As the days passed, I began to feel a kind of intimacy growing between all of us, a familiarity, unacknowledged but real. We knew we existed, right here on this street, and we were living this strange time together. This was exciting to me. I wanted very much to wave, or shout over and say hi, or even just give a smile-and-nod, but I held back. I decided to play it cool. Marseille is a beautiful and captivating city in my eyes, and by now it feels familiar in many ways, but I still don’t really know how or who I’m supposed to be here. My temperament and timing and mannerisms are all wrong for this place, not to mention my French. I assume familiarity with people too quickly, I smile too much, I hang back and wait for clear signs that it’s my turn to do things—cross the street, step up to the shop counter, advance in line—it confuses and annoys people. I say “j’ai hâte de...” too often because honestly, I still find it perplexing that French doesn’t easily allow me to talk about how excited I am about this and that. I’m cringing as I’m writing this description of myself, so un-French and so un-Marseillaise. Yet I will surely persist in being this over-eager person who never quite knows how to be.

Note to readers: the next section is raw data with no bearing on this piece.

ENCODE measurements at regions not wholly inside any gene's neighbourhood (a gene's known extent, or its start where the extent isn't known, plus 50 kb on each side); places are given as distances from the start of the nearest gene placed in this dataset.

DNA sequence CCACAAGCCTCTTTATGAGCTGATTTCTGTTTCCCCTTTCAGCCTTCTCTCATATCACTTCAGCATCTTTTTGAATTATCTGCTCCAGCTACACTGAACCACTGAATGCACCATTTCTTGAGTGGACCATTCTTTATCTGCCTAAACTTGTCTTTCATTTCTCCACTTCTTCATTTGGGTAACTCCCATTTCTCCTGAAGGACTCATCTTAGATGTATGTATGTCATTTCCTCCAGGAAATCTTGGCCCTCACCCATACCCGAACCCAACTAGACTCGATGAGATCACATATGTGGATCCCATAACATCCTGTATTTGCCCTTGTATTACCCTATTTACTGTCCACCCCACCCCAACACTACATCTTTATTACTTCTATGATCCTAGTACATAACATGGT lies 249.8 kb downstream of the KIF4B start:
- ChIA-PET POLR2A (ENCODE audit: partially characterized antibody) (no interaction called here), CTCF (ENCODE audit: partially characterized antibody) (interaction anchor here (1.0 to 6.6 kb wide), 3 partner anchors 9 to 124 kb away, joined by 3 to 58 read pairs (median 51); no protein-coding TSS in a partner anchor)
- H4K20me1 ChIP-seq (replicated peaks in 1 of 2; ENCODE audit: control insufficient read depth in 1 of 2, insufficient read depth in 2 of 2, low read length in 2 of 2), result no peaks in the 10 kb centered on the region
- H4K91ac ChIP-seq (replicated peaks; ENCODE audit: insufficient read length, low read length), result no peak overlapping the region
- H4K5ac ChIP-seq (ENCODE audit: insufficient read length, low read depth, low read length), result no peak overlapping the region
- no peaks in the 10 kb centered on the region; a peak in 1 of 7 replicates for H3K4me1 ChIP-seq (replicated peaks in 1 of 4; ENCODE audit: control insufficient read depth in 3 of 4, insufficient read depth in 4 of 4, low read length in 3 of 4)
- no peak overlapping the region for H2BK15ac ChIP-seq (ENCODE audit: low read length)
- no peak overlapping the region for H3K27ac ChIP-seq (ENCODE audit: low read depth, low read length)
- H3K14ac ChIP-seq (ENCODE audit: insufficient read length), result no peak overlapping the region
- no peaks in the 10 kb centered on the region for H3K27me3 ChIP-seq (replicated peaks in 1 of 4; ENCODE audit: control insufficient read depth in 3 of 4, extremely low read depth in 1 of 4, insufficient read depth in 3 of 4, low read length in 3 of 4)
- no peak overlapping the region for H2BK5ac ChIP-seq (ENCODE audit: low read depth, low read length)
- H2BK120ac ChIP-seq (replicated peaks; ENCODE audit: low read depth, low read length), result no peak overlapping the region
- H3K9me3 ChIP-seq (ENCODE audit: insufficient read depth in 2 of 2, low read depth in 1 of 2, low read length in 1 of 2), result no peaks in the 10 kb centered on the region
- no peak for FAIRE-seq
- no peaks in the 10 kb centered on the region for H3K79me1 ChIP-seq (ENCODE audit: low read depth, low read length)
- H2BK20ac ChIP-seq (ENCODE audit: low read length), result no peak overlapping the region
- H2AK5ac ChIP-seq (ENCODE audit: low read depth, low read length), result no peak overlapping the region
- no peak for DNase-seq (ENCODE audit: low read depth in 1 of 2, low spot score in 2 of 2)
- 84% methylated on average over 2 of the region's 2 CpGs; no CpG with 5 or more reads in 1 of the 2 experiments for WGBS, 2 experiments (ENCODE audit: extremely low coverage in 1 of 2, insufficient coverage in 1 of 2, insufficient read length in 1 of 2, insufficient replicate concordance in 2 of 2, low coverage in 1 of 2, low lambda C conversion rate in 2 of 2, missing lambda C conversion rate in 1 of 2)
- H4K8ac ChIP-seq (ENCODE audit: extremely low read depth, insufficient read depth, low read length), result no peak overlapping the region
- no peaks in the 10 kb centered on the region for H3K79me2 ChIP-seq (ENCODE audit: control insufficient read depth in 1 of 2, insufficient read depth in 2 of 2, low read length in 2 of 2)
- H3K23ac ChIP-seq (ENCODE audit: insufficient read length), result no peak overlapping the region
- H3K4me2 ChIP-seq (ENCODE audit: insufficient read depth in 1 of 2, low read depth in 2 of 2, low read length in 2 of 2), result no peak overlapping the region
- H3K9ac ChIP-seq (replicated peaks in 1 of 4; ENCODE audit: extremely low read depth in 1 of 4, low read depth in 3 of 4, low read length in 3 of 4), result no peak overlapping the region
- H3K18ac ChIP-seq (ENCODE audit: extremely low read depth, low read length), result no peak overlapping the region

Among all of my window-neighbours, the person I came to know best was the woman in the apartment directly across from mine. I still refer to her in my mind as “the woman” or “the lady”. She looked to be about 50 years old, lived alone, and conducted her days with confidence. When her tall window-doors were open and the light was right, I could see into her apartment. I could see her living room, and the kitchen in the background. It was all one room, really, with a small counter separating the two. To the left of the kitchen were bookcases; these kind of lined the entryway to her apartment. These bookcases were packed full of books, but the spines of the books did not face outward—instead, the books appeared to be stacked in piles, even shoved. Why? This puzzled me. It seemed discordant. The woman’s bedroom was off to the left of the living room and had its own window. The apartment was modest but nice, cozy.